Analysis Reveals How Bail Companies Profit From Skewed System


The Marshall Project found that bail companies took in $43 million over 18 months in Mississippi, where the average annual income is less than $22,000.

Reporters analyzed data from the state Department of Insurance and found that private bail companies collected more than a third (36 percent) of their fees from people charged with minor offenses.

Of 193 bail companies in the state, Corbett Bonding took in the highest revenue with $2.6 million in fees during a recent 18-month span. Nearly half (46 percent) of these fees were collected on bonds of less than $5000, which is the maximum amount for most misdemeanors in Mississippi.

Mississippi bail agents can charge 10 percent of the value of the bond or $100, whichever is greater, plus a $50 fee, on each bond. Even though bail agents all charge the same fees, Corbett Bonding (based in Tupelo) regularly writes more than 70 percent of bonds in several Mississippi counties. Corbett has been sued for monopolizing the bail business and complaints filed with the state insurance department allege Corbett has cornered the bail business by making illegal gifts to people who work in the jails and courts.

Mississippi insurance commissioner Mike Chaney told reporters that the bail system is “the most rotten system in the United States.” He said judges and lawyers told him that bail agents extorted sex from female clients and pushed men to transport drugs. After an FBI investigation into a bail agent who pleaded guilty to using counterfeit paperwork to write more than a million dollars in illegal bonds, Mr. Chaney succeeded in getting lawmakers to pass a new law that requires bail agents to record every bond on the insurance department’s website.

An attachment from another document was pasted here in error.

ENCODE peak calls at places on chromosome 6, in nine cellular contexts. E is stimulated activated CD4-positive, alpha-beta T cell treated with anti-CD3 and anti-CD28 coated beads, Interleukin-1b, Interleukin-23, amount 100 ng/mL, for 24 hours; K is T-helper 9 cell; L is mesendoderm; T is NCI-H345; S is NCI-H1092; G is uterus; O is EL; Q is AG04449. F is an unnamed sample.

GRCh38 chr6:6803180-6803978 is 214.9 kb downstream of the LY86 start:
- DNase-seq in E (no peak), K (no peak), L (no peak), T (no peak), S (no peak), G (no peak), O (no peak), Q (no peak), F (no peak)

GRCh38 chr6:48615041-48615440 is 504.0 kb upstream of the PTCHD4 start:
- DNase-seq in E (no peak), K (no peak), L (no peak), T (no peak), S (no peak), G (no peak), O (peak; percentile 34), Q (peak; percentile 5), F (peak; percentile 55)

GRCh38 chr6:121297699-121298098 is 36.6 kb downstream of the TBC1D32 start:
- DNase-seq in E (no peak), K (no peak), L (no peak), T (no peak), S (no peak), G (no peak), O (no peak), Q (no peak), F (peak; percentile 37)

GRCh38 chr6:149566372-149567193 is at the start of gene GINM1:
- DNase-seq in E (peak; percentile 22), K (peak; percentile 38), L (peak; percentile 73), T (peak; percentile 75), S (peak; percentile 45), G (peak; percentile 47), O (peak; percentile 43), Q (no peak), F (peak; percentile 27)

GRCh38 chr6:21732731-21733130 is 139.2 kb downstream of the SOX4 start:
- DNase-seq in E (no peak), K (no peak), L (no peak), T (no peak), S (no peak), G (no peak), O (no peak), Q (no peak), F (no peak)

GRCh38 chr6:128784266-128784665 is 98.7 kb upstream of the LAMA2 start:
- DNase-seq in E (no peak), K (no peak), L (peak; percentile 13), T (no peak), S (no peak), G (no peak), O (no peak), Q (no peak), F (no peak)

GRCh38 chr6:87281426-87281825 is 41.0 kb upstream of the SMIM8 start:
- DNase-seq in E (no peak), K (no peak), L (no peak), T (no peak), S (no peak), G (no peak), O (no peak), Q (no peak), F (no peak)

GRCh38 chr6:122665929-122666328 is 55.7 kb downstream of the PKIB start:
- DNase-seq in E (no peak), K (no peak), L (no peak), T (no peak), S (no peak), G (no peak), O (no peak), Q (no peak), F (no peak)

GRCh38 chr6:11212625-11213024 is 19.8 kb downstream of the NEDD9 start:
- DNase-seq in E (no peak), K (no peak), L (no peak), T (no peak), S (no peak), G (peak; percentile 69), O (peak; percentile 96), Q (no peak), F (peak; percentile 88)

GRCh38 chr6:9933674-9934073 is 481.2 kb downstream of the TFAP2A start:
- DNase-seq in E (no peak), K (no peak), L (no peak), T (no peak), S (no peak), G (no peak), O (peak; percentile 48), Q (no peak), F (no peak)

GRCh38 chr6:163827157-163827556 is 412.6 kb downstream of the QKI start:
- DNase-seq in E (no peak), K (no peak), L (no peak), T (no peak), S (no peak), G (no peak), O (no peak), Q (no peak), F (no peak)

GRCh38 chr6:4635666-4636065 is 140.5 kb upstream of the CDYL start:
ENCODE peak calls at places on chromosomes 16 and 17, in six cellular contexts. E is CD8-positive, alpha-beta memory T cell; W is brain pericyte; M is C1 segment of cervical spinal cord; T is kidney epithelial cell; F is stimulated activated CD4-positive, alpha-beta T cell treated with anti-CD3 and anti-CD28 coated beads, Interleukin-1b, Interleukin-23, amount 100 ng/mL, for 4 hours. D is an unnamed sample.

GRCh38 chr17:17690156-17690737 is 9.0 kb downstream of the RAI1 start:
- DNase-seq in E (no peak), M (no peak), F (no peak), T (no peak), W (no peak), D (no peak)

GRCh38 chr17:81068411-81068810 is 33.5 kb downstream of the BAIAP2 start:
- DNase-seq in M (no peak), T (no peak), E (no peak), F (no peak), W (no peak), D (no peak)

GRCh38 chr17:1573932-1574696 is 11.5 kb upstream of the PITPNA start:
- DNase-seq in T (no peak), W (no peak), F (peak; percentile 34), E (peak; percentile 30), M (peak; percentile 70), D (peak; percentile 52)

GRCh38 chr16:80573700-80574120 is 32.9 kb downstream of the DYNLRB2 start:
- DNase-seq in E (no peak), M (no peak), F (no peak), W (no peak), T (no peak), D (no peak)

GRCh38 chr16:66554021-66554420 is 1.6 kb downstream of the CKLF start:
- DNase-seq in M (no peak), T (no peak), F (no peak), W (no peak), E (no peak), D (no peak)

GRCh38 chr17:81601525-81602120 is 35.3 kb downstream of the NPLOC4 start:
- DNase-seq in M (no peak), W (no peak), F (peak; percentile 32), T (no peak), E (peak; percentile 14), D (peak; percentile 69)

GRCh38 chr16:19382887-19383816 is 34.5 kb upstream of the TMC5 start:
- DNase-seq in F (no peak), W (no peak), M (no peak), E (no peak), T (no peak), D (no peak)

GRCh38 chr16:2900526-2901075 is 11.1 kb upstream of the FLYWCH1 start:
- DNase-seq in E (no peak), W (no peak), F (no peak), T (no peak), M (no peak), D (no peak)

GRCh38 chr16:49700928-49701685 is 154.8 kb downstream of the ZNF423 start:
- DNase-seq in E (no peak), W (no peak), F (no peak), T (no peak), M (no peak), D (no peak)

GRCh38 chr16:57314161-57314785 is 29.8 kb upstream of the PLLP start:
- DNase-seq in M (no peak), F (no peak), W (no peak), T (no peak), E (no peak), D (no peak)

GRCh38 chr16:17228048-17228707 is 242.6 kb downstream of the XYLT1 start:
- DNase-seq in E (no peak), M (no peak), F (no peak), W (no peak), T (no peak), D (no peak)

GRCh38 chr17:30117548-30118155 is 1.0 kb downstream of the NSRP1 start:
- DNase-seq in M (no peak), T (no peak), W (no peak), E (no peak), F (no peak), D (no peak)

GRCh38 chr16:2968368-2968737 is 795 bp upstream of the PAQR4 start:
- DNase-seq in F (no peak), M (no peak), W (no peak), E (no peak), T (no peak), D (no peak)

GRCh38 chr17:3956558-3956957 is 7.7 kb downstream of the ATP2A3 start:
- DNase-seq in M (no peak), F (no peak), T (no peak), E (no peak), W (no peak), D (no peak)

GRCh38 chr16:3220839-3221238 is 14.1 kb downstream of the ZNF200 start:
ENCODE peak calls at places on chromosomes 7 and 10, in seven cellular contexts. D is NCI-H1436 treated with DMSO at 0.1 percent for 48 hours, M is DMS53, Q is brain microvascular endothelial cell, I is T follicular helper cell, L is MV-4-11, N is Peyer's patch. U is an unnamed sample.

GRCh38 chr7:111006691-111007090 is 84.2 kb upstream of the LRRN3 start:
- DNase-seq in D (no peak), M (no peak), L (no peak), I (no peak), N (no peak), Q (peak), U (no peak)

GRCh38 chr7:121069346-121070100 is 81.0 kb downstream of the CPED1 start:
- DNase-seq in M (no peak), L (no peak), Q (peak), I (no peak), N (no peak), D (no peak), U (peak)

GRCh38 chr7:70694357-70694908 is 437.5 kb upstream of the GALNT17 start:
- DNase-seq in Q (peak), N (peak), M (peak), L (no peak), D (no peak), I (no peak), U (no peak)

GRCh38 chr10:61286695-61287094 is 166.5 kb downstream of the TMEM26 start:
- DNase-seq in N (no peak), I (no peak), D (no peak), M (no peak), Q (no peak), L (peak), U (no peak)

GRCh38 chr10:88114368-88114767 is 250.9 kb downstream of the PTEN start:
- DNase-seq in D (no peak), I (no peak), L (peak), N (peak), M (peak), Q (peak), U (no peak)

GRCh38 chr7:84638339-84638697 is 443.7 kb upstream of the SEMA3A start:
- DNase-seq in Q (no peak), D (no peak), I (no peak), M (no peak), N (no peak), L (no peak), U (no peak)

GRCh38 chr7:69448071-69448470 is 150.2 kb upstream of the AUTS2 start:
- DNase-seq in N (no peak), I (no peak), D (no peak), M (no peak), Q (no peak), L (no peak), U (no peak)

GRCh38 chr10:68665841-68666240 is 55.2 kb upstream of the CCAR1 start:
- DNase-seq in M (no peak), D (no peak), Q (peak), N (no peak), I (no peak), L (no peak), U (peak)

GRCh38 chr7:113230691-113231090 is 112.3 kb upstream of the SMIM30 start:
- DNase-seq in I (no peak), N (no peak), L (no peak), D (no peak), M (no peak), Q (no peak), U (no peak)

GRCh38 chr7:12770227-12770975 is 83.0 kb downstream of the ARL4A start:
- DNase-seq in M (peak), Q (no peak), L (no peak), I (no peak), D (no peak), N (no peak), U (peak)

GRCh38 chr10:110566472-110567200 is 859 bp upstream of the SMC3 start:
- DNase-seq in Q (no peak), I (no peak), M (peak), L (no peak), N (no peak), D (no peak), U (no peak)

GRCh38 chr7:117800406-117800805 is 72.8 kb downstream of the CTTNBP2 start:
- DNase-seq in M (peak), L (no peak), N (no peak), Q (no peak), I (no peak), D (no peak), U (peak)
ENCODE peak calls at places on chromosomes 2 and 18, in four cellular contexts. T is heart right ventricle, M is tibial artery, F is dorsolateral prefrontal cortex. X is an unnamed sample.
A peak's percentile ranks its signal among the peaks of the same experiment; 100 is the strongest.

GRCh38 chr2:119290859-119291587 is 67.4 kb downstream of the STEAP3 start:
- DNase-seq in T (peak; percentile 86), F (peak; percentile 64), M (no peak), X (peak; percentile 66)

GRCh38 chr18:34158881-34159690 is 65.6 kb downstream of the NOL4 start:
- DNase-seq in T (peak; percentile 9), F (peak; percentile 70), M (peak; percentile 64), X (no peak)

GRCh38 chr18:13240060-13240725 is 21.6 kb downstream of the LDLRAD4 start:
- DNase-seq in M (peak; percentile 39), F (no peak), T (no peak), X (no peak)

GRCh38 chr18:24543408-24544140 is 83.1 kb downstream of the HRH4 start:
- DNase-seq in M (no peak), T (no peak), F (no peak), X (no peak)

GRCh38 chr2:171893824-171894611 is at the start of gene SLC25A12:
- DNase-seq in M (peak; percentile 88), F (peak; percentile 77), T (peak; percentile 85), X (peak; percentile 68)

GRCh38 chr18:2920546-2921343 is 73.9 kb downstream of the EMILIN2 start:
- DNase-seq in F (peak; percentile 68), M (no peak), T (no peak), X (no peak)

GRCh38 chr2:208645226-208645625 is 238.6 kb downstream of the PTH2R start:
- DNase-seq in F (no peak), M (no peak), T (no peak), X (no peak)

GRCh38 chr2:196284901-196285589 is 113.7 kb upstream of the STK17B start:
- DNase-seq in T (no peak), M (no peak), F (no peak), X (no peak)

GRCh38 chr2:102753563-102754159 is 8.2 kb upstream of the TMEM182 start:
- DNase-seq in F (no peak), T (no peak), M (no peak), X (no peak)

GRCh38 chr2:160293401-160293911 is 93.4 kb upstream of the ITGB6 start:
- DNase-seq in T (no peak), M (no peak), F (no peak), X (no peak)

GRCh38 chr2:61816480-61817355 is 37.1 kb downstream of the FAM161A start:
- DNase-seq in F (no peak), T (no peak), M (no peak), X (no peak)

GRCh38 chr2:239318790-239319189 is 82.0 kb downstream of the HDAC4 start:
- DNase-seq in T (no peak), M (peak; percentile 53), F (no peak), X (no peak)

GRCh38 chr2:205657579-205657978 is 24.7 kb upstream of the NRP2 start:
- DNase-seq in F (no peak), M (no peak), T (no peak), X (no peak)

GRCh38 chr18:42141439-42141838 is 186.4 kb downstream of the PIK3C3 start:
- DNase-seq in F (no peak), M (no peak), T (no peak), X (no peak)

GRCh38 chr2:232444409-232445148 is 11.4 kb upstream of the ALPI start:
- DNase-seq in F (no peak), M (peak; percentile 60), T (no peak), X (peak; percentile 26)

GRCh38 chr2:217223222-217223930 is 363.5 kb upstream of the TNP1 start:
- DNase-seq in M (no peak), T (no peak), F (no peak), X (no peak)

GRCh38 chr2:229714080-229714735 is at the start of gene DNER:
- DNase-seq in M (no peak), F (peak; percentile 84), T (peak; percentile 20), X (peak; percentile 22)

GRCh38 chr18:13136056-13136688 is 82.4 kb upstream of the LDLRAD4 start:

Mississippi has long been one of the friendliest places in the country for the bail bond industry, the Marshall Project reports. But starting in 2015, bail reform advocates filed lawsuits in several cities alleging that bond schedules for misdemeanors created unconstitutional debtors’ prisons by requiring those too poor to pay to wait up to a week in jail before seeing a judge. The cities responded by ending the use of money bail in misdemeanor cases.

Then, last year, new state court rules banned bail schedules and established the right to see a judge within 48 hours after arrest. The judge is required to release people who are not a flight risk or danger to the community on a written promise to appear. Cash bail will continue for most felonies.

Todd Kemp, sheriff of Clarke County and past president of the Mississippi Sheriffs Association, told the Marshall Project that the new rules have cut his jail population in half, making it safer and easier and less expensive to operate.

Adoption of the new rules statewide is expected to take time, and there is no statewide digital record system to ensure compliance. But reporters examining insurance data found the number of bonds written fell 19 percent in the first nine months since the rule change.

The Marshall Project found bail companies took in $43 million over 18 months in Mississippi, where average income is less than $22,000.